In response, you could help protect your position against a potential attack by investing more in non-product (i.e. market positioning) efforts such as branding and promotion, or by improving relationships with strategic customers.
If your close competitors can’t match your costs with their value chain, it means that you have the cost advantage (at least for now) and they don’t pose a threat in the short term (unless they are willing to subsidize losses to compete). In that case you can just focus on strengthening your value chain and expand that advantage for as long as possible.
An example can probably help clarify these points. Let’s say that executives at Dr Pepper Snapple Group, owners of the Sunkist soda brands, realize that Coca-Cola could deliver a similar product at lower costs per unit. If that was the case, Sunkist should use the positioning levers to improve at the non-product factors that make its products stand-out with its buyers such as branding, flavors and distribution.
If on the other hand they do this exercise and conclude that Coca-Cola couldn’t deliver a similar product cheaper, then Coke is not a current threat to Sunkist and they can remain focused on tangible factors such as operations and keeping that cost advantage.
Best Strategic Positioning Books
The content of this website has been extracted in its entirety from Strategy for Executives, a book that provides a fundamental, but practical, framework to understand and create a good strategy from scratch, applicable to the dynamic conditions that modern executives face in pretty much every market today.
There are many great business strategic positioning books to choose from, including our all-time favorites The Innovator Solution by Clayton Christensen and Understanding Michael Porter by Joan Magretta, but why go through all these different frameworks and ideas, some of them outdated, when you can get a unified map to strategy that incorporates all of them in a single framework?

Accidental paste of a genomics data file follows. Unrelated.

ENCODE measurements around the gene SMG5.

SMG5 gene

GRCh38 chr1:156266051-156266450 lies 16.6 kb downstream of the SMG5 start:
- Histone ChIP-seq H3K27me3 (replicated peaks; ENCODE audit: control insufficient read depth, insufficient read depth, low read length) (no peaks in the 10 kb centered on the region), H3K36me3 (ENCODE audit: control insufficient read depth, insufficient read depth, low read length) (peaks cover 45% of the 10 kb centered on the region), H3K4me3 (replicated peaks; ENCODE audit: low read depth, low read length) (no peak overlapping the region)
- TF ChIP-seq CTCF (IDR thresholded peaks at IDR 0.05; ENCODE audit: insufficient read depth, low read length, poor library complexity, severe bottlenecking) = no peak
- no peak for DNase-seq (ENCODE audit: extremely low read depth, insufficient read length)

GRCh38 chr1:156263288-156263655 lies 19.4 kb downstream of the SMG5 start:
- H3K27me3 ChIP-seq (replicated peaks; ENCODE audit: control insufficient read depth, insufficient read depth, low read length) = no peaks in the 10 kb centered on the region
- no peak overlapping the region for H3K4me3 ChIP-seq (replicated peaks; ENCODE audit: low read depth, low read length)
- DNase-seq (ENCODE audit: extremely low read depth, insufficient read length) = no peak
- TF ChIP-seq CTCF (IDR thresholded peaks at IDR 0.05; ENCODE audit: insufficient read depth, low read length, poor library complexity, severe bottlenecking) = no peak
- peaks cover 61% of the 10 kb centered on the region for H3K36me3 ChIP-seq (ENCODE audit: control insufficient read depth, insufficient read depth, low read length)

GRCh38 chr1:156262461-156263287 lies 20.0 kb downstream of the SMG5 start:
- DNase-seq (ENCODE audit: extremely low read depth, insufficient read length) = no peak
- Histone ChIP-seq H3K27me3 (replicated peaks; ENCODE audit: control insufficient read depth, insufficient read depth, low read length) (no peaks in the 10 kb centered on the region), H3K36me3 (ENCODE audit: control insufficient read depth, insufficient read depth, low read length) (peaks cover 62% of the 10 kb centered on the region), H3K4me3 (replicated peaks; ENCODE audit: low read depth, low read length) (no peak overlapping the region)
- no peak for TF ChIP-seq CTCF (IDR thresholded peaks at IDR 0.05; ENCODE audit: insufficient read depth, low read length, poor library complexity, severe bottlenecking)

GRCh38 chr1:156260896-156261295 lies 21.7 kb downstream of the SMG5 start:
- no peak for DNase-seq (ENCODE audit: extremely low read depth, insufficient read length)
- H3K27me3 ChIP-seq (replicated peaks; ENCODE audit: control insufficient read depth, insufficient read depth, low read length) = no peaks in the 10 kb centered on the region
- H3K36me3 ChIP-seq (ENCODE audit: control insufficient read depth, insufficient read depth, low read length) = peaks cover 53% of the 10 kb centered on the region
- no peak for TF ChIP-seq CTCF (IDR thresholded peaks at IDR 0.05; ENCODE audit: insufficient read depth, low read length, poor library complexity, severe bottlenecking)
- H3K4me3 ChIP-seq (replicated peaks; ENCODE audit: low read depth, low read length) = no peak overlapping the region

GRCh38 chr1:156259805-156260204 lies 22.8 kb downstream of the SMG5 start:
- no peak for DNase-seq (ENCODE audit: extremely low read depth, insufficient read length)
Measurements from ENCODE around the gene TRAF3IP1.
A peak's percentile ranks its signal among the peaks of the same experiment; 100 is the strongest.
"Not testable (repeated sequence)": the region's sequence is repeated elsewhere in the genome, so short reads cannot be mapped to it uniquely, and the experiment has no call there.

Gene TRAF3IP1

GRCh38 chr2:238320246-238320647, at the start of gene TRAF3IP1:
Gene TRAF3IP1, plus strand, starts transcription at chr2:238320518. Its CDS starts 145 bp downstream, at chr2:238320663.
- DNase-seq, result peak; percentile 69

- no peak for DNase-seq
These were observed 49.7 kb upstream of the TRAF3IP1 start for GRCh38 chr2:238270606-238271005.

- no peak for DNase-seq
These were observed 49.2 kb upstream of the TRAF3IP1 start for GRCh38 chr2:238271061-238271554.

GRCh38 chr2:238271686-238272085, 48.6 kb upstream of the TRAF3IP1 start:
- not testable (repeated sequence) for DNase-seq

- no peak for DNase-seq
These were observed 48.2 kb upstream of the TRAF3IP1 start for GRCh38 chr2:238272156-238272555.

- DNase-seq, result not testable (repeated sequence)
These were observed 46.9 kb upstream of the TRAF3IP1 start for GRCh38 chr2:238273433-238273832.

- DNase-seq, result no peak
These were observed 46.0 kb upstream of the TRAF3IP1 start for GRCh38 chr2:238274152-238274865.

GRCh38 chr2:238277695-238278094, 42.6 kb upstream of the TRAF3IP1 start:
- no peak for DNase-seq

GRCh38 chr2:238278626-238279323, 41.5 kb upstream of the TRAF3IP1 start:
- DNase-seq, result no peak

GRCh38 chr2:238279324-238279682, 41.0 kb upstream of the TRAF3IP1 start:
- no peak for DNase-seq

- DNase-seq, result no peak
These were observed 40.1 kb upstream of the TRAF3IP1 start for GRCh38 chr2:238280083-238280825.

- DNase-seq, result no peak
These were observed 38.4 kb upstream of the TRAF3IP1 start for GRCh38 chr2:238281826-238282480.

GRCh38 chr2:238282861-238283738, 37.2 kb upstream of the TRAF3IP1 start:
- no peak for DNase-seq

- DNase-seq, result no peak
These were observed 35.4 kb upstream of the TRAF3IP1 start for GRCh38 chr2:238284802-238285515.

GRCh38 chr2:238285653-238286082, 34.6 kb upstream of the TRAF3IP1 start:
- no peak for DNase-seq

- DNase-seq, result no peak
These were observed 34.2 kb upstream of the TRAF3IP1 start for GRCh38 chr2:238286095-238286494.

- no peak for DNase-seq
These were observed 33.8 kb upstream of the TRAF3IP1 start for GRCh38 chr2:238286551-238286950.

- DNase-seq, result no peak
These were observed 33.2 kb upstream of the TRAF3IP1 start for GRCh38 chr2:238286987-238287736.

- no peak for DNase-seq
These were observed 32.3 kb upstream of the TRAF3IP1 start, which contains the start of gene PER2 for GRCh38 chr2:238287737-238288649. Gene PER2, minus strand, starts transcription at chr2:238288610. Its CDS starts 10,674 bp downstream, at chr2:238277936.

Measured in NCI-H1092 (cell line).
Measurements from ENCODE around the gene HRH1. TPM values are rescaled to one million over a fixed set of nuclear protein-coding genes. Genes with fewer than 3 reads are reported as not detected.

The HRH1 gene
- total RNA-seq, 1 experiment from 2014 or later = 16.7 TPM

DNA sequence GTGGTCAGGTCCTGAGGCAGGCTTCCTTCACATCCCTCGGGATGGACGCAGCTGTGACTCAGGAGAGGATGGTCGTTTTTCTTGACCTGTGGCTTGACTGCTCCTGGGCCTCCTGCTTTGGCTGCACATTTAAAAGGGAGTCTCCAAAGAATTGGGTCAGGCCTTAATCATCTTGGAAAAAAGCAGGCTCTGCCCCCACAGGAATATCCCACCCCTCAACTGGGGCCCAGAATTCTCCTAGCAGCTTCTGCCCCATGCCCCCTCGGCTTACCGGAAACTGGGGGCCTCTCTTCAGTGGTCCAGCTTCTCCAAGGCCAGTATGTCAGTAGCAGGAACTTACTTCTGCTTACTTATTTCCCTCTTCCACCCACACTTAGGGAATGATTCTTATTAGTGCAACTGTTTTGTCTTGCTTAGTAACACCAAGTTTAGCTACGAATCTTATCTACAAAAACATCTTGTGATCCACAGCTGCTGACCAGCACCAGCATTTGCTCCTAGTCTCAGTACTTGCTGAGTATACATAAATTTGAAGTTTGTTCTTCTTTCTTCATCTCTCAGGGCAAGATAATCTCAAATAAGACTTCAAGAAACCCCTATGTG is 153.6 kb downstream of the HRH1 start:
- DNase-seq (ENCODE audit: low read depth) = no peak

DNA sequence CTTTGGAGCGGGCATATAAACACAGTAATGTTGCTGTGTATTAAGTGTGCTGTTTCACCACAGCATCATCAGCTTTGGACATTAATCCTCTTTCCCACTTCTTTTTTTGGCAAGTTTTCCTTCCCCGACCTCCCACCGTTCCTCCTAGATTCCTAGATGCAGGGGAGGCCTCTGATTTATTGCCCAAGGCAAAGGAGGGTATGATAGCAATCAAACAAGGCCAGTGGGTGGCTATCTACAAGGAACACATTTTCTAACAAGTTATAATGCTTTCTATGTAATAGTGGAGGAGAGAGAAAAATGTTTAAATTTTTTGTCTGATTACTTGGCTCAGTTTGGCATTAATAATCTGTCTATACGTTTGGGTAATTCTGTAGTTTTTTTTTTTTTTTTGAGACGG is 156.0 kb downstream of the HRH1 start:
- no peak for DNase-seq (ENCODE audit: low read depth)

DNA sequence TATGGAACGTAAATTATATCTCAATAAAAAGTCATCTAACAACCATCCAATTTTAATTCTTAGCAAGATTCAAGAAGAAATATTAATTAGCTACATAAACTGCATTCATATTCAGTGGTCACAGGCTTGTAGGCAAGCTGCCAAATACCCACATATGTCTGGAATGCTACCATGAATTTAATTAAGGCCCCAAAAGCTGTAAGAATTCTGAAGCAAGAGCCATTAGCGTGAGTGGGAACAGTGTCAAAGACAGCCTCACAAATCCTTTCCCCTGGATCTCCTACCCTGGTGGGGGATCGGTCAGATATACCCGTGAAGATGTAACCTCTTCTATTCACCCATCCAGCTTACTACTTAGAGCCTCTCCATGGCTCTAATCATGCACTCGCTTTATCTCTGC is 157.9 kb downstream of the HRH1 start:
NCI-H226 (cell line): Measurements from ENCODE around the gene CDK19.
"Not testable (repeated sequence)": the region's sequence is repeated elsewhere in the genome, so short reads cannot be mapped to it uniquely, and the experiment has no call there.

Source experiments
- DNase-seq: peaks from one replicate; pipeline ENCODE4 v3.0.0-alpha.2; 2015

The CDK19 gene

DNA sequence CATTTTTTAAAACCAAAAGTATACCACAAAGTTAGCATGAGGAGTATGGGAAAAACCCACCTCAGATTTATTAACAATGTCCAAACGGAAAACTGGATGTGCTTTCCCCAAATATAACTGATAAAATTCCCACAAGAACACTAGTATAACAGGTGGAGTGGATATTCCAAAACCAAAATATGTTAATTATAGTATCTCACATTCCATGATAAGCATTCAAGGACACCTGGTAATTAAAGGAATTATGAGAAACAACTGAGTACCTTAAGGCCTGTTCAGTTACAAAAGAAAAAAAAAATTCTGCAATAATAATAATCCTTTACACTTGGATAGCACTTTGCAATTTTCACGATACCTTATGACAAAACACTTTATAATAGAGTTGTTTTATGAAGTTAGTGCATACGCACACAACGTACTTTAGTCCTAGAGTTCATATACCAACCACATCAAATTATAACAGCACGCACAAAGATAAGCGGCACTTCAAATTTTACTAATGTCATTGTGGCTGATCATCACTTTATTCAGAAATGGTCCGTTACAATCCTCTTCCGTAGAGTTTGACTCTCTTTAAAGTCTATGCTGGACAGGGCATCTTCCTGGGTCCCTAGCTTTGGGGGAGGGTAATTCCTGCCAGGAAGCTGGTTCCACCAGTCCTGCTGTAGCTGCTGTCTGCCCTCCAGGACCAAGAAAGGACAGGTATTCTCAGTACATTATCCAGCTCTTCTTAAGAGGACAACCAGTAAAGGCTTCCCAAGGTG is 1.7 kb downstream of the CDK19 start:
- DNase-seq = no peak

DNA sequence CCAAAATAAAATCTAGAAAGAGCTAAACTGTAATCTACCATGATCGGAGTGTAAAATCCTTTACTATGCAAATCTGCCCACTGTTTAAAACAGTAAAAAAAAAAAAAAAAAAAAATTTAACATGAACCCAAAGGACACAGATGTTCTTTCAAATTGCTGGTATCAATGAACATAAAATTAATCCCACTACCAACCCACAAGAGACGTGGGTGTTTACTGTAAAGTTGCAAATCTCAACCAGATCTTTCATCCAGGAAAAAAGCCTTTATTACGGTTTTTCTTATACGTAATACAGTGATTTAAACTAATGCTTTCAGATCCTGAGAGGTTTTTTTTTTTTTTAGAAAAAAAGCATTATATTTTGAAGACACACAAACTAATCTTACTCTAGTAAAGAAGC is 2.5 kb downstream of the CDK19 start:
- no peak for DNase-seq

Strategy for Executives, which is now free to download here, is based on extensive multi-year research, where we broke down the most popular strategy frameworks of the last 40 years, extracted their core ideas, and tied them all together into a single didactical and self-contained body of knowledge.
The research was led by Sun Wu, a seasoned Fortune 500 executive with more than 15 years of real-life experience, complemented by a thorough revision of more than 300 books and research papers, and over 500 hours of videos, interviews and formal training.
The result is a combination of fundamental concepts and a concise map to the strategy choices that modern executives have to make to thrive in today’s highly competitive markets.
Every concept in the book is explained from scratch so that plain and simple, this is the only strategy book that you and your teams will ever need.
Sun Wu’s Strategy for Executives can now be downloaded for free here.
Magretta, Joan. Understanding Michael Porter: The Essential Guide to Competition and Strategy. Harvard Business Review Press. Kindle Edition.
Strategic Positioning, Institute for Strategic Competitiveness. https://www.isc.hbs.edu/strategy/business-strategy/Pages/strategic-positioning.aspx
Hooley, Graham; Piercy, Nigel; Nicoulaud, Brigitte; Rudd, John M. Marketing Strategy and Competitive Positioning. 6th edition (Jan 2018). Pearson.
Dawar, Niraj; Bagga, Charan K. A Better Way to Map Brand Strategy. Harvard Business Review. June 2015. https://hbr.org/2015/06/a-better-way-to-map-brand-strategy
Powerade Wikipedia page. https://en.wikipedia.org/wiki/Powerade
Van Mieghem, Jan A.; Allon, Gad. Operations Strategy: Principles and Practice. Second Edition. Dynamics Ideas LLC. https://www.kellogg.northwestern.edu/faculty/vanmieghem/books.htm#ops%20strat